Tattoo Removal

When I think of tattoo removal, I think of Ted Mosby from How I Met Your Mother getting his lower-back butterfly tattoo removed and meeting the infamous Stella in the process. Also this: 

From “We’re the Millers”

I think a lot of us have heard that getting a tattoo removed is even more painful than getting the tattoo in the first place. Other than that, it’s likely you don’t know that much about how a dermatologist actually removes a tattoo.

Tattoo removal specialists are more likely be able to remove a tattoo – and remove the entire design – if:

  • The tattoo was professionally done (not homemade – yikes)
  • The tattoo includes less of the deep black/blue inks
  • More time has passed since getting the tattoo

Even under the most perfect circumstances, scarring, skin color variation, and incomplete removal of the tattoo often result. As it is considered a “aesthetic” or “cosmetic” procedure, tattoo removals are usually not covered by medical insurance. The cost of a tattoo removal procedure will depend on the type of procedure and the type/size/location/age of the tattoo.

There are three main types of tattoo removal according to the American Society for Dermatologic Surgery.

Dermabrasion

Like I explained in a past blog, tattoo ink only permeates into the epidermis and dermis. The idea behind dermabrasion is to remove these layers of the skin affected by tattoo ink in order to remove the tattoo. This approach is lauded for its low costs, outpatient experience, and well-tested assurance. Like other approaches to tattoo removal, dermabrasion is accompanied by a risk of skin color changes and potential scarring. Patients receiving dermabrasion for tattoo removal should expect to experience a two-three week healing time and a feeling of being “wind-burned.” During recovery, patients should avoid exposure to the sun.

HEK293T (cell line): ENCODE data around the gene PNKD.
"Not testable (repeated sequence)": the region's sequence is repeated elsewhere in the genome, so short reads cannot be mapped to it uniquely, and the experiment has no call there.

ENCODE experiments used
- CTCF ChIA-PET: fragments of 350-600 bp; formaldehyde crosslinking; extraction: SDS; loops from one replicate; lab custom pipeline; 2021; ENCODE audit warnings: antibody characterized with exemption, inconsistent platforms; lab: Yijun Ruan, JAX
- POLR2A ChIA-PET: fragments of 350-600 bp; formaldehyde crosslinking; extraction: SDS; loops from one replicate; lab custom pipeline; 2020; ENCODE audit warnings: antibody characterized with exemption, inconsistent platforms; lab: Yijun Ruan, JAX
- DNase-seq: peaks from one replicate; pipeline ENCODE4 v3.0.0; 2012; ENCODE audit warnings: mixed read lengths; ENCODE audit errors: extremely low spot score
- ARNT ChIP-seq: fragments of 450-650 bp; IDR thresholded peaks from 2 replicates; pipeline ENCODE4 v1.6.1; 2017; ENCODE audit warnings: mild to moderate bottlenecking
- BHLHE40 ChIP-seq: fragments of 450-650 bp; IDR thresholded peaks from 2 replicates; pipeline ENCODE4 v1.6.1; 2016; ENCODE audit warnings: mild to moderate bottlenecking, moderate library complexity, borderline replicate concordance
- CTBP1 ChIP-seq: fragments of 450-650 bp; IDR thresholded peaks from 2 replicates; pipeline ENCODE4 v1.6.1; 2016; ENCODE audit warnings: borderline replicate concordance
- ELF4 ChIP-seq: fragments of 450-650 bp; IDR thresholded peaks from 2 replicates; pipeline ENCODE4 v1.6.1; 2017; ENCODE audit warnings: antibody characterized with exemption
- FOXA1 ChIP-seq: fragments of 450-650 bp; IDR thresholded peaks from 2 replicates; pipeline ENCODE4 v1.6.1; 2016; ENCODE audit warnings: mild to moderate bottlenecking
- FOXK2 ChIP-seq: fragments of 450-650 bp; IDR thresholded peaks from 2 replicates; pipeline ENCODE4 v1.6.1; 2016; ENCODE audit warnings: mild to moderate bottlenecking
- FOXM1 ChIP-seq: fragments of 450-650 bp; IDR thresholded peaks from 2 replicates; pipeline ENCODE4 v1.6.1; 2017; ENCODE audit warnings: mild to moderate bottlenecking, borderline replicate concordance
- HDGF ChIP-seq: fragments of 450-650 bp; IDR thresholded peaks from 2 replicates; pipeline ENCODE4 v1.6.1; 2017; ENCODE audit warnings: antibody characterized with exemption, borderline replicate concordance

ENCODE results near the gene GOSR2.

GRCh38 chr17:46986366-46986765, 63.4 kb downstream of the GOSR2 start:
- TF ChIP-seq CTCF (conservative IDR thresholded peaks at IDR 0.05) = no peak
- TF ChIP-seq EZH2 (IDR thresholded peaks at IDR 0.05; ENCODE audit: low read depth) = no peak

Laser surgery

Laser therapy (also called laser surgery or laser rejuvenation) is the preferred treatment for tattoo removal (low-risk, minimal side effects). This treatment option involves targeting a tattoo’s pigment with high-intensity laser beams. Based on what type and how many lasers used as well as various laser settings, this approach can work for different color and size tattoos. Laser therapy limits the amount of scarring that results from tattoo removal because of the laser’s ability to selectively target the tattooed skin without damaging un-tattooed skin.

Surgical excision

Surgical excision is as invasive as it sounds. The dermatologists uses a scalpel to surgically remove the tattoo (this option is rarely used and usually only for small tattoos in special cases). The wound is closed with stitches.

References and sources to learn more

Layers of the skin

Classifications of burns

Science of tattooing

Healing

Removal